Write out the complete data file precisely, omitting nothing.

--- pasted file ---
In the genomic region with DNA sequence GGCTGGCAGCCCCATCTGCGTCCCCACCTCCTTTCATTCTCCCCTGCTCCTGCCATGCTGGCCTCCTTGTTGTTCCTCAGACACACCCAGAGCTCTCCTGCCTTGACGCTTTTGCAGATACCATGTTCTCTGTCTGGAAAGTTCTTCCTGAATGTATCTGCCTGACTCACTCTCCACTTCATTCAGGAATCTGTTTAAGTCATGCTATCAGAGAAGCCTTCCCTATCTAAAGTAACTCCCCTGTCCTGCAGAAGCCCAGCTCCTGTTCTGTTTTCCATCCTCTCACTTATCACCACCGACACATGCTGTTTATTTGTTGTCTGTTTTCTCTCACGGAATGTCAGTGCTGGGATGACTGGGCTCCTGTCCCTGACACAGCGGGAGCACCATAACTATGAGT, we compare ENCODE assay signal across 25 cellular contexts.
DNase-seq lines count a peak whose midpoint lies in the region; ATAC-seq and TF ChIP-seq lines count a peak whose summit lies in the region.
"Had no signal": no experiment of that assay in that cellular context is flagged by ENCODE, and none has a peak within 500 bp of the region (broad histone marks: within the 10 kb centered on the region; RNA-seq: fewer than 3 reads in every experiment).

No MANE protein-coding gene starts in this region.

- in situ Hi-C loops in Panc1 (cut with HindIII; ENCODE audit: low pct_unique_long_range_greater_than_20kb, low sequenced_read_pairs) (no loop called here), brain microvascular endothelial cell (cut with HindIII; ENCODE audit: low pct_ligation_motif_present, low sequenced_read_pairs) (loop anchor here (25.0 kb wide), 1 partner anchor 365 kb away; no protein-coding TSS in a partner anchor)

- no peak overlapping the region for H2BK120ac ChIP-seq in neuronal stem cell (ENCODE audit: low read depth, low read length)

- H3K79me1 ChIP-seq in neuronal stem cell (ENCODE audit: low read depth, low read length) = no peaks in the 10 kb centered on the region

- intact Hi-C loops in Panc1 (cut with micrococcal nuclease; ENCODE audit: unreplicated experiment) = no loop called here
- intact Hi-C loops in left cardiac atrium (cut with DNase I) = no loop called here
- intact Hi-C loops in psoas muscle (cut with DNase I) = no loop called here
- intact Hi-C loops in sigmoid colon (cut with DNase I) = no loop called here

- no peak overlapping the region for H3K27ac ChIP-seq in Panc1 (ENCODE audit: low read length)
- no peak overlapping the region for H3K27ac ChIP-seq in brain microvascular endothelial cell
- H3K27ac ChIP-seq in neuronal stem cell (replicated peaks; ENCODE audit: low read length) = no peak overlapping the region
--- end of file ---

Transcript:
In the genomic region with DNA sequence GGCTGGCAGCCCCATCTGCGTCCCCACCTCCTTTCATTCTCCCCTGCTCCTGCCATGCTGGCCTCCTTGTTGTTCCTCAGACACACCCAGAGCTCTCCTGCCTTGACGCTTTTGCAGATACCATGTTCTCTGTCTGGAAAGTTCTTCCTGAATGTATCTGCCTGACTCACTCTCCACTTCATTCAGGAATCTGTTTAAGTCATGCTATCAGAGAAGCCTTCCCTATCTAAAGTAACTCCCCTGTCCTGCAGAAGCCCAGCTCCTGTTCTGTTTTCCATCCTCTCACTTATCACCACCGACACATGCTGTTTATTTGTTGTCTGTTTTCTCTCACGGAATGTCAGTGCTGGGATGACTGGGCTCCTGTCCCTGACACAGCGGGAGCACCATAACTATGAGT, we compare ENCODE assay signal across 25 cellular contexts.
DNase-seq lines count a peak whose midpoint lies in the region; ATAC-seq and TF ChIP-seq lines count a peak whose summit lies in the region.
"Had no signal": no experiment of that assay in that cellular context is flagged by ENCODE, and none has a peak within 500 bp of the region (broad histone marks: within the 10 kb centered on the region; RNA-seq: fewer than 3 reads in every experiment).

No MANE protein-coding gene starts in this region.

- in situ Hi-C loops in Panc1 (cut with HindIII; ENCODE audit: low pct_unique_long_range_greater_than_20kb, low sequenced_read_pairs) (no loop called here), brain microvascular endothelial cell (cut with HindIII; ENCODE audit: low pct_ligation_motif_present, low sequenced_read_pairs) (loop anchor here (25.0 kb wide), 1 partner anchor 365 kb away; no protein-coding TSS in a partner anchor)

- no peak overlapping the region for H2BK120ac ChIP-seq in neuronal stem cell (ENCODE audit: low read depth, low read length)

- H3K79me1 ChIP-seq in neuronal stem cell (ENCODE audit: low read depth, low read length) = no peaks in the 10 kb centered on the region

- intact Hi-C loops in Panc1 (cut with micrococcal nuclease; ENCODE audit: unreplicated experiment) = no loop called here
- intact Hi-C loops in left cardiac atrium (cut with DNase I) = no loop called here
- intact Hi-C loops in psoas muscle (cut with DNase I) = no loop called here
- intact Hi-C loops in sigmoid colon (cut with DNase I) = no loop called here

- no peak overlapping the region for H3K27ac ChIP-seq in Panc1 (ENCODE audit: low read length)
- no peak overlapping the region for H3K27ac ChIP-seq in brain microvascular endothelial cell
- H3K27ac ChIP-seq in neuronal stem cell (replicated peaks; ENCODE audit: low read length) = no peak overlapping the region